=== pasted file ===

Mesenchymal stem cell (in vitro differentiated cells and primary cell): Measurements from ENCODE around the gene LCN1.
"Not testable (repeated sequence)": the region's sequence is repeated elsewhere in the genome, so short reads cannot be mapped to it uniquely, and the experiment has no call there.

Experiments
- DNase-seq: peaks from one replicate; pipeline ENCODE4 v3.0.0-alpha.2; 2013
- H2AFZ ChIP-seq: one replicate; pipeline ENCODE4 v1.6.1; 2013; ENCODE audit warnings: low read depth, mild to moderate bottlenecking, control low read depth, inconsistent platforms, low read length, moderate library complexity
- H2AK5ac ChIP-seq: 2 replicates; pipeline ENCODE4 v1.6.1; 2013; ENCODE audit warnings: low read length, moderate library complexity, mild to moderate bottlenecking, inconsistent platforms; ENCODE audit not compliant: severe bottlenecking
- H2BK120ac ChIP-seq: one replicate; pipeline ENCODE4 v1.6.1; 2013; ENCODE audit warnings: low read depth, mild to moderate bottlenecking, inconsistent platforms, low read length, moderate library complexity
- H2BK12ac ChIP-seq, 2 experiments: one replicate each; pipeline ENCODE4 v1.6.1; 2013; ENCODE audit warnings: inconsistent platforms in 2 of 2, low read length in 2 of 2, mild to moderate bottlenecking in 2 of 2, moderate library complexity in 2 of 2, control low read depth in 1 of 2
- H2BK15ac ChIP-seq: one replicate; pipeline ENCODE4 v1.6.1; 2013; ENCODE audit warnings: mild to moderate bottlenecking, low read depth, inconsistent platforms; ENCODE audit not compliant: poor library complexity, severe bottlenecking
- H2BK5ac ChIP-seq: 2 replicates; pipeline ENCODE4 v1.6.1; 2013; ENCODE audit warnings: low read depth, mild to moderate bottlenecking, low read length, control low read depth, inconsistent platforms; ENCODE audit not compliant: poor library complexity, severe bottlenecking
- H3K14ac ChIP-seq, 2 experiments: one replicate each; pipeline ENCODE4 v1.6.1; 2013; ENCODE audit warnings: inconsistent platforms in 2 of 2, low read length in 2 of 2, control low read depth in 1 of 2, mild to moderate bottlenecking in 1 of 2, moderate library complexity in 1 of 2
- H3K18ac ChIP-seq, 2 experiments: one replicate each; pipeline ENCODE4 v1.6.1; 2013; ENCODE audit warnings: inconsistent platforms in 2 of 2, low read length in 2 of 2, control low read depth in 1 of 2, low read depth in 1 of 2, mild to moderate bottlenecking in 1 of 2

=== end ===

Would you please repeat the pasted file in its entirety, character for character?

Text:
Mesenchymal stem cell (in vitro differentiated cells and primary cell): Measurements from ENCODE around the gene LCN1.
"Not testable (repeated sequence)": the region's sequence is repeated elsewhere in the genome, so short reads cannot be mapped to it uniquely, and the experiment has no call there.

Experiments
- DNase-seq: peaks from one replicate; pipeline ENCODE4 v3.0.0-alpha.2; 2013
- H2AFZ ChIP-seq: one replicate; pipeline ENCODE4 v1.6.1; 2013; ENCODE audit warnings: low read depth, mild to moderate bottlenecking, control low read depth, inconsistent platforms, low read length, moderate library complexity
- H2AK5ac ChIP-seq: 2 replicates; pipeline ENCODE4 v1.6.1; 2013; ENCODE audit warnings: low read length, moderate library complexity, mild to moderate bottlenecking, inconsistent platforms; ENCODE audit not compliant: severe bottlenecking
- H2BK120ac ChIP-seq: one replicate; pipeline ENCODE4 v1.6.1; 2013; ENCODE audit warnings: low read depth, mild to moderate bottlenecking, inconsistent platforms, low read length, moderate library complexity
- H2BK12ac ChIP-seq, 2 experiments: one replicate each; pipeline ENCODE4 v1.6.1; 2013; ENCODE audit warnings: inconsistent platforms in 2 of 2, low read length in 2 of 2, mild to moderate bottlenecking in 2 of 2, moderate library complexity in 2 of 2, control low read depth in 1 of 2
- H2BK15ac ChIP-seq: one replicate; pipeline ENCODE4 v1.6.1; 2013; ENCODE audit warnings: mild to moderate bottlenecking, low read depth, inconsistent platforms; ENCODE audit not compliant: poor library complexity, severe bottlenecking
- H2BK5ac ChIP-seq: 2 replicates; pipeline ENCODE4 v1.6.1; 2013; ENCODE audit warnings: low read depth, mild to moderate bottlenecking, low read length, control low read depth, inconsistent platforms; ENCODE audit not compliant: poor library complexity, severe bottlenecking
- H3K14ac ChIP-seq, 2 experiments: one replicate each; pipeline ENCODE4 v1.6.1; 2013; ENCODE audit warnings: inconsistent platforms in 2 of 2, low read length in 2 of 2, control low read depth in 1 of 2, mild to moderate bottlenecking in 1 of 2, moderate library complexity in 1 of 2
- H3K18ac ChIP-seq, 2 experiments: one replicate each; pipeline ENCODE4 v1.6.1; 2013; ENCODE audit warnings: inconsistent platforms in 2 of 2, low read length in 2 of 2, control low read depth in 1 of 2, low read depth in 1 of 2, mild to moderate bottlenecking in 1 of 2